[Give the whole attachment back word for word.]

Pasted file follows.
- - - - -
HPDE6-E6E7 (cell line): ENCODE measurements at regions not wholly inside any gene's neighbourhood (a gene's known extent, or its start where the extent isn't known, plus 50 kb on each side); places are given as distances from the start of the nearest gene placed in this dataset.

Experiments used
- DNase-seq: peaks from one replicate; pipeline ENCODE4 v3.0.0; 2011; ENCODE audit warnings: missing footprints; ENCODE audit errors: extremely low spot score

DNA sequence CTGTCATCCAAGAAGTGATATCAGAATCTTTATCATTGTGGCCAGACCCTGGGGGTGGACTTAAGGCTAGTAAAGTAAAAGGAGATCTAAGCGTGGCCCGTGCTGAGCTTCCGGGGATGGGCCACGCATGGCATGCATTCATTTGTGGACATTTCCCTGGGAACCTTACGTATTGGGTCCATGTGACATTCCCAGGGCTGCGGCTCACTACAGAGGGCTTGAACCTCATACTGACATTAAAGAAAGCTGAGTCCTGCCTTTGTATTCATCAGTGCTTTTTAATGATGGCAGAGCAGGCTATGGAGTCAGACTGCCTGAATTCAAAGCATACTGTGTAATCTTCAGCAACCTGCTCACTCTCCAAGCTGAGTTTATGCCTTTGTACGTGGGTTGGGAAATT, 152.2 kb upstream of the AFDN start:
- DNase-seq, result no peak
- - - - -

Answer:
HPDE6-E6E7 (cell line): ENCODE measurements at regions not wholly inside any gene's neighbourhood (a gene's known extent, or its start where the extent isn't known, plus 50 kb on each side); places are given as distances from the start of the nearest gene placed in this dataset.

Experiments used
- DNase-seq: peaks from one replicate; pipeline ENCODE4 v3.0.0; 2011; ENCODE audit warnings: missing footprints; ENCODE audit errors: extremely low spot score

DNA sequence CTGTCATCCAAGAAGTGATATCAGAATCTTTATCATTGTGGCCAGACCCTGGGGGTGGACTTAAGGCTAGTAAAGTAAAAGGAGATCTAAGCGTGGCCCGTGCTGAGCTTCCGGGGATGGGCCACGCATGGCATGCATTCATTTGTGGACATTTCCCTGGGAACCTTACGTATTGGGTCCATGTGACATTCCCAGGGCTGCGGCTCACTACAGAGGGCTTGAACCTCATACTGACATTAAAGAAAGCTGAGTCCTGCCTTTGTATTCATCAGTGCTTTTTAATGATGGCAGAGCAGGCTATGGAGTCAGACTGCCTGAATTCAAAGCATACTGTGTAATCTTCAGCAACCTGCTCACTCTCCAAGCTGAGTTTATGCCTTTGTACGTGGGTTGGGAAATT, 152.2 kb upstream of the AFDN start:
- DNase-seq, result no peak